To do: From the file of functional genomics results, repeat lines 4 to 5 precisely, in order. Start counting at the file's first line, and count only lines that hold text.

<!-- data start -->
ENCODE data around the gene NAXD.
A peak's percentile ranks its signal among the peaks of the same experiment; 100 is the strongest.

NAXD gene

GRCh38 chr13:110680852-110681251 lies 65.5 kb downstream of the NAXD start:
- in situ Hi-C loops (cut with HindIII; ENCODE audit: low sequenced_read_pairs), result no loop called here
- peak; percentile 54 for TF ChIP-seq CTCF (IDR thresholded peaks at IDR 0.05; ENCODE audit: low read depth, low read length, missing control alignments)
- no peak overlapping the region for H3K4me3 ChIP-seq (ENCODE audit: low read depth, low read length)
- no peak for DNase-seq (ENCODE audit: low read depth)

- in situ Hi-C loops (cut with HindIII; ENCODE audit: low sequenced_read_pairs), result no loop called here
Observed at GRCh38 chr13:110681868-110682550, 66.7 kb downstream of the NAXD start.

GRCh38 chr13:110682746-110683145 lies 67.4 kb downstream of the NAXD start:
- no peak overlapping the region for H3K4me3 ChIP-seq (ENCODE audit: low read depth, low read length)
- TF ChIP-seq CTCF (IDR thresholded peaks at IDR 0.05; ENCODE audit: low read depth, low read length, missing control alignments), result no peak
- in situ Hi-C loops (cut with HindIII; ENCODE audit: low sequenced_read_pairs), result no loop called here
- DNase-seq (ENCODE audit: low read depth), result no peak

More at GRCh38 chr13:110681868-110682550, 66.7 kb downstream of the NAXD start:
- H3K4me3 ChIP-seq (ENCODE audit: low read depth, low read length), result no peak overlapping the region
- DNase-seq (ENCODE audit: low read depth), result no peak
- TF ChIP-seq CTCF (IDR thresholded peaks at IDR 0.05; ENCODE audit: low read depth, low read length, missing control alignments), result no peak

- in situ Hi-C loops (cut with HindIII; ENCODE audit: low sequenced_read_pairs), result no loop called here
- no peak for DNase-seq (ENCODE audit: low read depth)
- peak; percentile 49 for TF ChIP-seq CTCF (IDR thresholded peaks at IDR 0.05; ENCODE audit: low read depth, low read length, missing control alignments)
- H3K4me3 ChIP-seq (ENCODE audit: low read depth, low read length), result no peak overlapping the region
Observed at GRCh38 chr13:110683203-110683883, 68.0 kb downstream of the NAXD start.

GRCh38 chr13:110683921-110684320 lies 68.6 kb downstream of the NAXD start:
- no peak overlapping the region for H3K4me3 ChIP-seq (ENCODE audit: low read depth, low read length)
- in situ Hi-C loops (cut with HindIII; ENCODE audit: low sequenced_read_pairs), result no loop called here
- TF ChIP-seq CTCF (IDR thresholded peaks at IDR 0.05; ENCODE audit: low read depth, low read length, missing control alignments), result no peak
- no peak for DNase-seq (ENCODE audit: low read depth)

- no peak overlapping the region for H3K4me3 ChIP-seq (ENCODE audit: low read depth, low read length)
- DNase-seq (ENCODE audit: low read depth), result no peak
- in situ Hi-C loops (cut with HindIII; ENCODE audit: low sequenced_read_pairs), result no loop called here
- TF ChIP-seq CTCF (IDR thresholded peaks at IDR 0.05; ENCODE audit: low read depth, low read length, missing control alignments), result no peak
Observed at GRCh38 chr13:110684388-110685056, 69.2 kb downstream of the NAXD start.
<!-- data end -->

GRCh38 chr13:110680852-110681251 lies 65.5 kb downstream of the NAXD start:
- in situ Hi-C loops (cut with HindIII; ENCODE audit: low sequenced_read_pairs), result no loop called here